Something astonishing happened Monday: Antonin Scalia, the Supreme Court’s longest-serving member and one of its most conservative justices, joined three liberal justices in a sharply worded dissent arguing for the rights of criminal suspects.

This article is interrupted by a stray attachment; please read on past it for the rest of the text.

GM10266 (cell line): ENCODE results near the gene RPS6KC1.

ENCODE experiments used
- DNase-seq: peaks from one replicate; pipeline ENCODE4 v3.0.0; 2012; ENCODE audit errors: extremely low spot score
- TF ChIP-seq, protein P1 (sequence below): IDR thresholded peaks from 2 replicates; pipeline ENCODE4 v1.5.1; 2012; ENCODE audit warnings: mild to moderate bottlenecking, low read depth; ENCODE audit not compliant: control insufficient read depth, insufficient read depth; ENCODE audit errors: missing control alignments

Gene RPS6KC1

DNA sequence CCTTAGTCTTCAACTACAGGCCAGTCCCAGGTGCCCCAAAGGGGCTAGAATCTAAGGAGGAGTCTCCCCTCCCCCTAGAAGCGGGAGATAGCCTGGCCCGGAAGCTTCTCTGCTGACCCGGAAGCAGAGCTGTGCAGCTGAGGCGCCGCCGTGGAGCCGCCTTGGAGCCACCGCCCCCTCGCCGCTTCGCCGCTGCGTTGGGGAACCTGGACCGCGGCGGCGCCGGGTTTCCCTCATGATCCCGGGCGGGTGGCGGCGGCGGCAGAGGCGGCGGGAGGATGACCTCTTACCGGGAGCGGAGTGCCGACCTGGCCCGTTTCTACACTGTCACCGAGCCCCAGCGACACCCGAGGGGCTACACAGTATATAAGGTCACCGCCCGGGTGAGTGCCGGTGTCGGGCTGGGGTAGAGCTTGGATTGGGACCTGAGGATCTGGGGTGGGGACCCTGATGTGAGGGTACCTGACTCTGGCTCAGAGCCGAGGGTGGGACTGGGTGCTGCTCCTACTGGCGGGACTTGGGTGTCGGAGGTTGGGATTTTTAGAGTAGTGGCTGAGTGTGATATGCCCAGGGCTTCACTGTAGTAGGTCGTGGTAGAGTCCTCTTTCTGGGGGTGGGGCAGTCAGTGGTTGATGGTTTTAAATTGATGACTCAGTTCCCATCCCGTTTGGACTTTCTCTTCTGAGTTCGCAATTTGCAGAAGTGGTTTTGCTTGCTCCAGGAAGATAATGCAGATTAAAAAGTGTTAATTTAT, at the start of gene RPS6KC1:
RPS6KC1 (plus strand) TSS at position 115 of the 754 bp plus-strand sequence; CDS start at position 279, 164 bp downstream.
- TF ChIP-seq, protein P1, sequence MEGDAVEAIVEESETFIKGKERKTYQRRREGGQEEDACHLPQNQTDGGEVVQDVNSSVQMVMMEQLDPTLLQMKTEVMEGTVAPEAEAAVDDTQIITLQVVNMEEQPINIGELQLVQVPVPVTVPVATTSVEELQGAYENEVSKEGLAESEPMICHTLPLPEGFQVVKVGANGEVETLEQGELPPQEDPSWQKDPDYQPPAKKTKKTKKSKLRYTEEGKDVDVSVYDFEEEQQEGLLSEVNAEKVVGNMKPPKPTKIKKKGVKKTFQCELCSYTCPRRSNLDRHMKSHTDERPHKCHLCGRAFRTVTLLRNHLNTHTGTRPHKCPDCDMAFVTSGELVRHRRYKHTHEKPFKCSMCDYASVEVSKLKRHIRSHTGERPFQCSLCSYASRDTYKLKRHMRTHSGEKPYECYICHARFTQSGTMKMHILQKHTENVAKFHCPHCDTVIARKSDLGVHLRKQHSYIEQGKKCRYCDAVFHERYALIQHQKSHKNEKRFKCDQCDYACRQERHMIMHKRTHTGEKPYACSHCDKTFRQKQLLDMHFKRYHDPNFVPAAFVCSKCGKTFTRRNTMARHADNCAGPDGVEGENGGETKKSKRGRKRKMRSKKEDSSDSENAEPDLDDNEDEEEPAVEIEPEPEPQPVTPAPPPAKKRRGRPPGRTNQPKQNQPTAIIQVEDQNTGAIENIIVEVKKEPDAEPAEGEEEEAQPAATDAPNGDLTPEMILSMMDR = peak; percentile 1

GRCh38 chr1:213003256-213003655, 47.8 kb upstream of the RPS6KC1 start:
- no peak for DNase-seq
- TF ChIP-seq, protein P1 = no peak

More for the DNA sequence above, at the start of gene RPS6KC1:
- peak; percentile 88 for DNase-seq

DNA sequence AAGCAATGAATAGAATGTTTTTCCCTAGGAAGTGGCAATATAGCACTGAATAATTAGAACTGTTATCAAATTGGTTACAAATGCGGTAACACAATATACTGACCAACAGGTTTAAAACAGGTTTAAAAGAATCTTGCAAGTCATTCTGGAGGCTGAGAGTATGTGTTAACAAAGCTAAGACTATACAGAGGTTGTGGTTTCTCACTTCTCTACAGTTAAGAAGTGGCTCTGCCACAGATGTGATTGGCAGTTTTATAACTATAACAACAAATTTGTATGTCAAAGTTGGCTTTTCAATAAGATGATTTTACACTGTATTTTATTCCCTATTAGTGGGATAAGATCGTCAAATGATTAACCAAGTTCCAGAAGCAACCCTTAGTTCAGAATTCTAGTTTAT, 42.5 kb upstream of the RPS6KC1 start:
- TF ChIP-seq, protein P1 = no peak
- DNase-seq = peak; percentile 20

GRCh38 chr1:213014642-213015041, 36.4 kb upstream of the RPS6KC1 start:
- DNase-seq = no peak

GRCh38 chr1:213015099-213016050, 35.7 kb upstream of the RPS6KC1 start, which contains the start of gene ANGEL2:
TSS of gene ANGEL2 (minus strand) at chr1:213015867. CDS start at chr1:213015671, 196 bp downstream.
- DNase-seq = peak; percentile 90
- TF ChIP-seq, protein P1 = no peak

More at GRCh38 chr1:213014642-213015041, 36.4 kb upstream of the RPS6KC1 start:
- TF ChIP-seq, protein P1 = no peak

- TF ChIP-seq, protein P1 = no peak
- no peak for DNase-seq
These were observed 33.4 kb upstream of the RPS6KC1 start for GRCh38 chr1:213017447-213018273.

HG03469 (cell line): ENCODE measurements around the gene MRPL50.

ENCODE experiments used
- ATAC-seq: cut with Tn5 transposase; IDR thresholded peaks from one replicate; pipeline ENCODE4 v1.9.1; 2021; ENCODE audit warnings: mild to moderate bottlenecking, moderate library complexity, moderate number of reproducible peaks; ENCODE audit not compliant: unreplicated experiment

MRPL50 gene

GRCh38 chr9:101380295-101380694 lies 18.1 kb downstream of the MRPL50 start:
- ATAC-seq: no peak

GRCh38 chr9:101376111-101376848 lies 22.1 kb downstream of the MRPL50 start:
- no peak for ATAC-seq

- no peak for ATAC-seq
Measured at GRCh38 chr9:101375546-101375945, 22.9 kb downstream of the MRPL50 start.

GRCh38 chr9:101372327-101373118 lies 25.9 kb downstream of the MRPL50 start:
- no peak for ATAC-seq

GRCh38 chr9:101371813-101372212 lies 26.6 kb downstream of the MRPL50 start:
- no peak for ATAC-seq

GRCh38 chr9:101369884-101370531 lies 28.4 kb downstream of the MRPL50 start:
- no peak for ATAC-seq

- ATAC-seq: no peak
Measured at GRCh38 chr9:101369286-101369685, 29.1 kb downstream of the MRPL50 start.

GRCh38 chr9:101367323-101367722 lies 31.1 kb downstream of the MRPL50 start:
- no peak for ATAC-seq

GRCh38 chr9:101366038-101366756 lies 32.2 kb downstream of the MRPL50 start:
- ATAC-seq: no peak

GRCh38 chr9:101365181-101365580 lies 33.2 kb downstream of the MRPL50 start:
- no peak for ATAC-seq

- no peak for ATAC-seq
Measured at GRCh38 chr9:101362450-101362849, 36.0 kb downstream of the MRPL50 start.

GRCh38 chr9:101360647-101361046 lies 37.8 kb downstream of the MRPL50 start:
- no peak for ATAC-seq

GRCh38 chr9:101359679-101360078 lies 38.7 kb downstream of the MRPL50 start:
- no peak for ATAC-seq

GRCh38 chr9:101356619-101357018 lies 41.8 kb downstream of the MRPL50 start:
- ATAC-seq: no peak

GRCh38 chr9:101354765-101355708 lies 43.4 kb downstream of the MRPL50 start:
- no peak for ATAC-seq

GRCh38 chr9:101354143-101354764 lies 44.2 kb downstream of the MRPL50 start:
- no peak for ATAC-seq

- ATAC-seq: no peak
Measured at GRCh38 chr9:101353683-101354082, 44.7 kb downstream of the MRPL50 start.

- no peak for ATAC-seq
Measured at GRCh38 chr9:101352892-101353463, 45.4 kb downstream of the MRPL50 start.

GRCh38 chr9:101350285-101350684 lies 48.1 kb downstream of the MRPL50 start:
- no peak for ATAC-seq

The court decided, 5-4, that the Constitution permits the police to swab the cheeks of those arrested of serious crimes, and then do DNA tests on the saliva samples to see if the suspects are associated with other crimes. The closeness of the vote, and the unusual coalitions on either side, suggest that the matter is far from settled. Justice Samuel Alito, who was part of the majority, rightly called Maryland v. King, “perhaps the most important criminal procedure case that this Court has heard in decades.”
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